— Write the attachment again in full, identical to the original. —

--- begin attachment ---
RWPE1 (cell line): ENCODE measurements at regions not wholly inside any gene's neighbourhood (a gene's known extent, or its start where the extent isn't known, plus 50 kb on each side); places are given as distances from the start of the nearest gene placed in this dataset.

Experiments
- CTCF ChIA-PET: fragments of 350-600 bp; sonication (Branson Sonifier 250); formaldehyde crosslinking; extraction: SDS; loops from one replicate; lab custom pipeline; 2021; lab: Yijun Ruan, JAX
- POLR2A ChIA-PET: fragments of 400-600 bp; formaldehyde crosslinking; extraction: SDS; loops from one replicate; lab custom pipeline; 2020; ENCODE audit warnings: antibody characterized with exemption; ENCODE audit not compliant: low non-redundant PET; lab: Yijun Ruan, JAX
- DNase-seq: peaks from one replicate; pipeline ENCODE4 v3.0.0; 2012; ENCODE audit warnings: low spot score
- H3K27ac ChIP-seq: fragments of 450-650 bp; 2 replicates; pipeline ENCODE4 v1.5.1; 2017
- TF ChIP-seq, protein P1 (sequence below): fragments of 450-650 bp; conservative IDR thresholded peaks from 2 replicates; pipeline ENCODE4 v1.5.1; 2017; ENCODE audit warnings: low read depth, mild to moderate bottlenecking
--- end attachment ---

RWPE1 (cell line): ENCODE measurements at regions not wholly inside any gene's neighbourhood (a gene's known extent, or its start where the extent isn't known, plus 50 kb on each side); places are given as distances from the start of the nearest gene placed in this dataset.

Experiments
- CTCF ChIA-PET: fragments of 350-600 bp; sonication (Branson Sonifier 250); formaldehyde crosslinking; extraction: SDS; loops from one replicate; lab custom pipeline; 2021; lab: Yijun Ruan, JAX
- POLR2A ChIA-PET: fragments of 400-600 bp; formaldehyde crosslinking; extraction: SDS; loops from one replicate; lab custom pipeline; 2020; ENCODE audit warnings: antibody characterized with exemption; ENCODE audit not compliant: low non-redundant PET; lab: Yijun Ruan, JAX
- DNase-seq: peaks from one replicate; pipeline ENCODE4 v3.0.0; 2012; ENCODE audit warnings: low spot score
- H3K27ac ChIP-seq: fragments of 450-650 bp; 2 replicates; pipeline ENCODE4 v1.5.1; 2017
- TF ChIP-seq, protein P1 (sequence below): fragments of 450-650 bp; conservative IDR thresholded peaks from 2 replicates; pipeline ENCODE4 v1.5.1; 2017; ENCODE audit warnings: low read depth, mild to moderate bottlenecking